Purgatorio: A Journey Into the Heart of the Border
Rodrigo Reyes' documentary explores the hellish conditions along the U.S./Mexico border
As its title would indicate, Purgatorio: A Journey Into the Heart of the Border is more a poetic meditation than a sociological examination of the myriad issues of illegal immigration from Mexico to the United States. Rodrigo Reyes’ documentary recently showcased at MOMA’s Documentary Fortnight is at times too elliptical for its own good, but it delivers a haunting portrait that stands in marked contrast to the incendiary arguments usually attendant to its subject matter.
Filmed in the U.S. and Mexico, the impressionistic film delivers a series of vignettes that lay bare the tremendous human toll exacted by Mexico’s frequently lawless conditions and the physicals risks undertaken by those seeking to cross the border illegally.
A gallery of compelling figures is presented, such as the Bible-quoting Good Samaritan who leaves rations of supplies and water for the immigrants to a Minuteman patroller who removes the litter that he believes are actually secret trail markers. Many such contradictions abound, including footage of a funeral service for three murdered Mexican policeman followed by an interview with a woman tearfully describing the subsequent brutal crackdown on local citizens.
The specter of death is ever present, as evidenced by an American coroner who describes his attempts to identify anonymous victims and the myriad ways in which they met their fates, at one point opening up a body bag to reveal nothing but bare bones. A disturbing sequence shot at a rundown animal shelter depicts the euthanasia of a stray dog in harrowing detail, although its relationship to the subject matter is tenuous at best.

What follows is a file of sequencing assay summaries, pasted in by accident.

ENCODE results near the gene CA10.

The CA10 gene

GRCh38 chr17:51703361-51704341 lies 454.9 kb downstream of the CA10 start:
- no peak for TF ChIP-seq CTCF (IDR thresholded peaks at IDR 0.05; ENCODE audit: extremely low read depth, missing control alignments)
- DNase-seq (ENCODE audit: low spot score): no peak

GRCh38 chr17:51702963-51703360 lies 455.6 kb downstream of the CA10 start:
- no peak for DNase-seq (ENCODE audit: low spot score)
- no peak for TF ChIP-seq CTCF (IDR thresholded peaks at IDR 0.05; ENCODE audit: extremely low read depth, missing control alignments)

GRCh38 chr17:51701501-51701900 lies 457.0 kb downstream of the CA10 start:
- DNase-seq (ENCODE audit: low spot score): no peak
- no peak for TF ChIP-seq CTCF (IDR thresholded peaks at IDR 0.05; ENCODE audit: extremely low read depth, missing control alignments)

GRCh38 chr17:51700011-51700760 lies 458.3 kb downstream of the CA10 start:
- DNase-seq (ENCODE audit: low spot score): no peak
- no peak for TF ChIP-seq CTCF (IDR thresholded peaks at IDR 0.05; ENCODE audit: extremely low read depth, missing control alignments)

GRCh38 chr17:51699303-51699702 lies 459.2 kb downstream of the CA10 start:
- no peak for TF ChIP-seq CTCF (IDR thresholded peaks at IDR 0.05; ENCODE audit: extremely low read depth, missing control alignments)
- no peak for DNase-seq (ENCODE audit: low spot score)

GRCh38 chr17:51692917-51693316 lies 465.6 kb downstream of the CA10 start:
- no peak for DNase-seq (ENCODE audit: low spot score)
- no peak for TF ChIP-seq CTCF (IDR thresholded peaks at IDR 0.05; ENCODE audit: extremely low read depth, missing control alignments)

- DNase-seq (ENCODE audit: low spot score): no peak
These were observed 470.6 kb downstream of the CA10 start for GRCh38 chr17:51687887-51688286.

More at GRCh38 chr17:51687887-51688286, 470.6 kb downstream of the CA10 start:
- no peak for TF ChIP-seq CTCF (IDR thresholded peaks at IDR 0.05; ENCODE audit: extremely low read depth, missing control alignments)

The filmmaker’s sometimes overly florid narration is compensated for by the arresting images shot by cinematographer Justin Chin, who manages to find visual beauty in the stark landscapes littered with rusting automobiles and abandoned buildings as well as the poverty-stricken Mexican towns and villages.
While its lack of contextual information proves frustrating at times—the interview subjects are never identified, for instance—the film succeeds in its goal of depicting the brutal harshness of its milieu with a powerful visual urgency. One can only hope that, as with Dante’s epic poem, the hellish conditions on display are merely temporary.
Production: Foprocine, La Mamaroma Producciones, RR Cinema
Director/producer: Rodrigo Reyes
Executive producer: Hugo Perez
Director of photography: Justin Chin
Editor: Manuel Tsingaris
Composer: Rodrigo Cordera
Not rated, 80 min.